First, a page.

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Red Sox out of Teixeira stakes

After reports that slugger was close to a deal with Boston, owner says team will not be a factor.

December 19, 2008|Mike DiGiovanna

The Mark Teixeira sweepstakes took some wild twists and turns Thursday, with the slugger appearing close to a deal with the Boston Red Sox, only to have the team many considered the front-runner to land the first baseman abruptly pull out of negotiations.

"We met with Mr. Teixeira and were very much impressed with him," Boston owner John Henry said in an e-mail to Boston-area newspapers, television stations and the Associated Press late Thursday night.

"After hearing about his other offers, however, it seems clear that we are not going to be a factor."

To which Angels center fielder Torii Hunter responded: "Really? Wow! Man, that's good news. From what I was hearing, I thought he was gone. I'm excited."

Teixeira has been the Angels' top priority this winter, but Thursday afternoon, the highly coveted switch-hitter seemed to be slipping out of the Angels' grasp and into the hands of the Red Sox.

Scott Boras, who represents the free agent, traveled to Teixeira's Westlake, Texas, home and met Thursday night with Henry, Red Sox CEO Larry Lucchino and General Manager Theo Epstein.

The Red Sox were believed to have offered Teixeira an eight-year deal in the $175-million range, and a source who is familiar with negotiations but is not authorized to speak about them on the record said it was "significantly" better than the Angels' offer.

Angels GM Tony Reagins confirmed that the team made an eight-year offer to Teixeira at last week's winter meetings. Though financial terms were not disclosed, the offer was believed to be in excess of $160 million.

Reagins had not been informed of any Teixeira decision by early Thursday evening, and he refused to concede anything to the Red Sox.

"It just means he's pursuing his options and will make a decision at some point," Reagins said. "Until that happens, we're still in the game. . . . We made a substantial offer, and they have an opportunity to accept."

Is the Angels' bid a final offer?

"I would say it's a fair offer," Reagins said.

Informed of Henry's e-mail later Thursday evening, Reagins called it "an interesting turn of events. . . . Beyond that, I have no knowledge of it, so it wouldn't be fair to comment about it."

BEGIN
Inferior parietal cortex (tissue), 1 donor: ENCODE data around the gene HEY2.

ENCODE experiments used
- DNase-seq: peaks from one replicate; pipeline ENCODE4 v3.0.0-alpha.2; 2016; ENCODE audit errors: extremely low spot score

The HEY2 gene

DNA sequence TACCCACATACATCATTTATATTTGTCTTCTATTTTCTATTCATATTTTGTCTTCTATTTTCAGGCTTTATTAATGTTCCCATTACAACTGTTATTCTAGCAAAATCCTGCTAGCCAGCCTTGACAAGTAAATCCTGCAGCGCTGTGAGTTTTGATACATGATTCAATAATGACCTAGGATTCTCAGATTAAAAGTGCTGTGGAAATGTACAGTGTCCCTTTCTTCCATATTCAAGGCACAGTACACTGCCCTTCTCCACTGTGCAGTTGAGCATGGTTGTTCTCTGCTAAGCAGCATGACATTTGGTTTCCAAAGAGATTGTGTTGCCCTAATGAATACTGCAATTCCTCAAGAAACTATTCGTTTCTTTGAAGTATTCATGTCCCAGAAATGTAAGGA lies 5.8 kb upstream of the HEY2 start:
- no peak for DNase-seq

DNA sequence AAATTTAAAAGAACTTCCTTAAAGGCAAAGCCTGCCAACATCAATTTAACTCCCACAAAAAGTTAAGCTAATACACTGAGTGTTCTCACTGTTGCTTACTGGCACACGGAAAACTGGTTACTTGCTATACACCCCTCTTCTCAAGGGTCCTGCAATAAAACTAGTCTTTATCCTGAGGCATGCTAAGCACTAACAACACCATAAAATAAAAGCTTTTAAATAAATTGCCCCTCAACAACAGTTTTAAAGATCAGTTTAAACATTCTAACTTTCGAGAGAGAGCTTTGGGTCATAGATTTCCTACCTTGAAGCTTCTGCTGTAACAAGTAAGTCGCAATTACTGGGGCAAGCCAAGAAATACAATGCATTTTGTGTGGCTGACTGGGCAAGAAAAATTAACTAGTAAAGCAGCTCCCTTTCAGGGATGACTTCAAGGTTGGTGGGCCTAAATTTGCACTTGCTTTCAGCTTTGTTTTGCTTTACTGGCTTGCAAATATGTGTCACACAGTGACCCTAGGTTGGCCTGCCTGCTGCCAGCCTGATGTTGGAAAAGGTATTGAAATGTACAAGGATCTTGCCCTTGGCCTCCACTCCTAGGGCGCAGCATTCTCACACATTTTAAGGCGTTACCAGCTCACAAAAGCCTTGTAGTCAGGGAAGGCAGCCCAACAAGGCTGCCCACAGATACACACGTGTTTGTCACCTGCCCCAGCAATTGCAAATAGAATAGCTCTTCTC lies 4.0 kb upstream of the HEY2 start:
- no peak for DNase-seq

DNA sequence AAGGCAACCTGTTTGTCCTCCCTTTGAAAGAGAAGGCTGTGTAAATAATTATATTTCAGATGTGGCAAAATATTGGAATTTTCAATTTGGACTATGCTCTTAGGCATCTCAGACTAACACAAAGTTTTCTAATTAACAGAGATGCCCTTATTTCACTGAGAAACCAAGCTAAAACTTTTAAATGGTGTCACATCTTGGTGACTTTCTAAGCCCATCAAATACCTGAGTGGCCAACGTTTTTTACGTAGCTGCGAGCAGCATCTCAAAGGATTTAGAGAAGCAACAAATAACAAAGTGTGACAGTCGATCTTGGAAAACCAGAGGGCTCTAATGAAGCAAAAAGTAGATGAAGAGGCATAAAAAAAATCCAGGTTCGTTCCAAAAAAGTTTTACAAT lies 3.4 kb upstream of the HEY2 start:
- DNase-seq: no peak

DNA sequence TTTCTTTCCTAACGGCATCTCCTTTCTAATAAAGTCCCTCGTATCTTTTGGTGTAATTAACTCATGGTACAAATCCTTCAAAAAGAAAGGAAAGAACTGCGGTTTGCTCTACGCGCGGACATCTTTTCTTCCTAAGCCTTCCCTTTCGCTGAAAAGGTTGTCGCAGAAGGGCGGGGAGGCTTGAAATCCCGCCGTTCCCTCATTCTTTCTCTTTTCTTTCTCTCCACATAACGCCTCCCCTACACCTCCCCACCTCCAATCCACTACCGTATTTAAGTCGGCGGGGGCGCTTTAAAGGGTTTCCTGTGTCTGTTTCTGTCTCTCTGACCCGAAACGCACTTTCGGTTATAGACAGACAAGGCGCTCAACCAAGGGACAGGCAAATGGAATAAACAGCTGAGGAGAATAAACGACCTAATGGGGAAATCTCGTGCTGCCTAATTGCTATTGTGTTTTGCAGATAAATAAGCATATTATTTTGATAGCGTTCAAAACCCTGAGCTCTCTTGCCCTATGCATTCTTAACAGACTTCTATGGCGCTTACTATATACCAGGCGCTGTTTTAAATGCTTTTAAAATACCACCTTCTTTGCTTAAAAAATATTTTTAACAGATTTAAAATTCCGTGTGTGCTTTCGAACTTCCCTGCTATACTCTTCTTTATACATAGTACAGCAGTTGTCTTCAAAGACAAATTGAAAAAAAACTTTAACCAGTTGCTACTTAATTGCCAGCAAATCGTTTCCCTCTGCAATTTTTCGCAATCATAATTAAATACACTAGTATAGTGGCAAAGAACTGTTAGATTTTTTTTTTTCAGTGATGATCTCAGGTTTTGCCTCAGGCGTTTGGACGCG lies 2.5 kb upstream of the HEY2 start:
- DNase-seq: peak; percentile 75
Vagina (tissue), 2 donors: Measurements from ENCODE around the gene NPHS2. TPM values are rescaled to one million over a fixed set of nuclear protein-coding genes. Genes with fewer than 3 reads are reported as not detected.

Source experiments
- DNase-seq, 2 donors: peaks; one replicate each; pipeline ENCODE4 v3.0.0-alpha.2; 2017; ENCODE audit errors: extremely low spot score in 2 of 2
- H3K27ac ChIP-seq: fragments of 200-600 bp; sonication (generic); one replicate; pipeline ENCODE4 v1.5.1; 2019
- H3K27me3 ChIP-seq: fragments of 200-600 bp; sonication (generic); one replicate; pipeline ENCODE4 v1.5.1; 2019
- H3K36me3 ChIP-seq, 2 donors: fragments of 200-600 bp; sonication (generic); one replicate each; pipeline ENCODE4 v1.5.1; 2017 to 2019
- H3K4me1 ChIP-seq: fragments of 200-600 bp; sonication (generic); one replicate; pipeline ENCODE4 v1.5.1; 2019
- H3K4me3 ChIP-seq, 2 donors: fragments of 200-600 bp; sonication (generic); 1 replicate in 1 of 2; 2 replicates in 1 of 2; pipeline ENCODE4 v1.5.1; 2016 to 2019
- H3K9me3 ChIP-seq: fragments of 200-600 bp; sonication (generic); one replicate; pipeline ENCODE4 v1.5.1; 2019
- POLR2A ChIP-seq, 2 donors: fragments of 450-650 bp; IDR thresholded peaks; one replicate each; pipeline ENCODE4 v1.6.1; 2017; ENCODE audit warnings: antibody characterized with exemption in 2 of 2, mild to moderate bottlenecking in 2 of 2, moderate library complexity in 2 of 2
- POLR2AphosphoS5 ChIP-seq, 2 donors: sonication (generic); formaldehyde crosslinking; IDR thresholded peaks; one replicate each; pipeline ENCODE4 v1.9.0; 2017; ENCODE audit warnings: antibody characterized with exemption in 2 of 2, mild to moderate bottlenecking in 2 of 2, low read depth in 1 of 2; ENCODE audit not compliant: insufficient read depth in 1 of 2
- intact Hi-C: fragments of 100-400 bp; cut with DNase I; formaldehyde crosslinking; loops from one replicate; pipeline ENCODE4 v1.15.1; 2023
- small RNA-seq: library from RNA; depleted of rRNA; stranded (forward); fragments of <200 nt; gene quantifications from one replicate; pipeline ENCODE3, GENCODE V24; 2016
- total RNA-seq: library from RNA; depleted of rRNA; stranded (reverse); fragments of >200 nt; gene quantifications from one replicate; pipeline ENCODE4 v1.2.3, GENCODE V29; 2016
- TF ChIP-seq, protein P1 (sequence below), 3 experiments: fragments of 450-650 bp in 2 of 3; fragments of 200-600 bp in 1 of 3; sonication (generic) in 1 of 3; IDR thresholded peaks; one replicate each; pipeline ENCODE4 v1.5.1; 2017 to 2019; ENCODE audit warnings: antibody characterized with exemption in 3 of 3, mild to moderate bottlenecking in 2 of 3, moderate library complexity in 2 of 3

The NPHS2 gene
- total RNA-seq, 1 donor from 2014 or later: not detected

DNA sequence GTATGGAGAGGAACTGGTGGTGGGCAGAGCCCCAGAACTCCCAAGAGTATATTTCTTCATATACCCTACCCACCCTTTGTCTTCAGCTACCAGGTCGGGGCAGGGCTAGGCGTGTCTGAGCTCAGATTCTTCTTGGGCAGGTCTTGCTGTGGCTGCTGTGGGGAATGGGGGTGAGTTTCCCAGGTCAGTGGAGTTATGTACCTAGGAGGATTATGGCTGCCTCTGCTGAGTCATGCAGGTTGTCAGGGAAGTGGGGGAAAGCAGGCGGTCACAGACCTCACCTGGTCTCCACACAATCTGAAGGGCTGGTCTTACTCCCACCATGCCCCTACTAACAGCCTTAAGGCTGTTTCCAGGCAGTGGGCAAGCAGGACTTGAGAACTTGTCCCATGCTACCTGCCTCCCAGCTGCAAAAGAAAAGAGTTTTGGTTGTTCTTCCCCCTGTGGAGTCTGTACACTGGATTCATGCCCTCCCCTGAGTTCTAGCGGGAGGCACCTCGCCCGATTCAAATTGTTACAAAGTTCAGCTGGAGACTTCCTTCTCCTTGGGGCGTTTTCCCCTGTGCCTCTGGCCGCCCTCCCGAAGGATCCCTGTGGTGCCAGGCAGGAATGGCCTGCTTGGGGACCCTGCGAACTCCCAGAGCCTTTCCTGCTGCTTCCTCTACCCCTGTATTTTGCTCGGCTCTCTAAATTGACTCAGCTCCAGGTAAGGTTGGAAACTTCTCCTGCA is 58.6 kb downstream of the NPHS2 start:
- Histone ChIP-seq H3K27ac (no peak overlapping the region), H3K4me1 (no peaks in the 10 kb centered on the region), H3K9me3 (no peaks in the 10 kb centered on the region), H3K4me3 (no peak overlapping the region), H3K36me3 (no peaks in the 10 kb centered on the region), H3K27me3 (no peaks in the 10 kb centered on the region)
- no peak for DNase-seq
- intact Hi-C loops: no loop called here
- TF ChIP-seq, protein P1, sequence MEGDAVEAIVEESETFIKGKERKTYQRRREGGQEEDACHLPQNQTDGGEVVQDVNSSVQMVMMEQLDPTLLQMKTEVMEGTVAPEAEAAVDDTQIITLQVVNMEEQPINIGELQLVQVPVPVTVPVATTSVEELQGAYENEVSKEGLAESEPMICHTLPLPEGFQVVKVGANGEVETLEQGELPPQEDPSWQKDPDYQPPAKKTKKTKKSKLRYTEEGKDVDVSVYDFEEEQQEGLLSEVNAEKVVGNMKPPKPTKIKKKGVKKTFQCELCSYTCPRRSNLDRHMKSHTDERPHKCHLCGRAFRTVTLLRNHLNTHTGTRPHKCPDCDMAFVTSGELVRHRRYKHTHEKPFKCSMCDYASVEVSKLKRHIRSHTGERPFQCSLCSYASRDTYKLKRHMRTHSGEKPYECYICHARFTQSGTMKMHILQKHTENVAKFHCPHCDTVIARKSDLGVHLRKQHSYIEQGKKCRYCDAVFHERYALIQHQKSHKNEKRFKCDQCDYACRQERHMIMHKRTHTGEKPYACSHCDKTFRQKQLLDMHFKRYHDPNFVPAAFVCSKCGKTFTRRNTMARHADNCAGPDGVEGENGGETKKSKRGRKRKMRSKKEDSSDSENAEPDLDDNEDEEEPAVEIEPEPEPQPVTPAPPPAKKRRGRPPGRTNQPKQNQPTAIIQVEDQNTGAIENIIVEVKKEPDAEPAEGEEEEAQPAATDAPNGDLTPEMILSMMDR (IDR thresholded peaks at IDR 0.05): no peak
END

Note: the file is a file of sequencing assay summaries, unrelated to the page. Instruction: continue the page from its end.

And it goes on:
Hunter's mood brightened considerably when told of Henry's e-mail. Earlier Thursday, when told Red Sox officials were meeting Teixeira at his home, Hunter said, "That [stinks]. I definitely want him to come back. He made us complete. I know we were up by 11 games when we got him, but he made us that much better."

Later in the evening, Hunter, who tried to call Teixeira this week and sent him a text-message Thursday night, felt a lot more confident about the Angels' chances of retaining Teixeira.

"What the Angels did was spectacular, they gave him an offer that blew everyone away, and it shows how badly they want this guy," Hunter said. "I'm so happy they did that. I can sleep better at night. We can't let Tex go. He's very special on this team."

In 54 games with the Angels after a July 29 trade from Atlanta, Teixeira batted .358 with a .449 on-base percentage, 13 home runs and 43 runs batted in.

A switch-hitter with power and a superb defender who has won two Gold Glove awards, Teixeira, 28, has a career .290 average and .378 on-base percentage and has averaged 34 homers and 113 RBIs in six big league seasons.

"Don't forget about his defense," Hunter said. "His defense saves a lot of games. A good first baseman cuts those doubles off."

The Angels view Teixeira as the cornerstone of their lineup, a perfect complement to slugger Vladimir Guerrero, and to lose him to the rival Red Sox, who have beaten the Angels in the American League division series three times in the past five seasons, would have been a crippling blow.

Not only would Teixeira, who is said to favor the East Coast, provide a huge boost to Boston, his loss would leave the Angels' lineup with another gaping hole, one they thought they finally filled last summer, and could relegate the Angels to a team with division-winning but not World Series-winning potential.

If Teixeira, who is also being heavily pursued by the Washington Nationals and Baltimore Orioles, signs elsewhere, the Angels would start switch-hitter Kendry Morales at first and look to bolster their offense by pursuing free-agent outfielders Bobby Abreu, Juan Rivera or possibly Garret Anderson.

There has been speculation they would pursue slugging outfielder Adam Dunn, but the Angels feel he would be a defensive liability and a base-clogger, and they need to reserve the DH spot for Guerrero, who is coming off knee surgery.

The Angels also probably would use the money they'd save on Teixeira to upgrade their bullpen by signing free-agent closer Brian Fuentes, who is seeking a three-year, $30-million deal and has said publicly that the Angels are his first choice.

There is a chance the Angels could pursue free-agent slugger Manny Ramirez, who almost single-handedly carried the Dodgers to the National League Championship Series in October.

But the Angels would not offer Ramirez, 36, more than a two-year contract, and it's doubtful they would match the two-year, $45-million offer the Dodgers extended to Ramirez in November.


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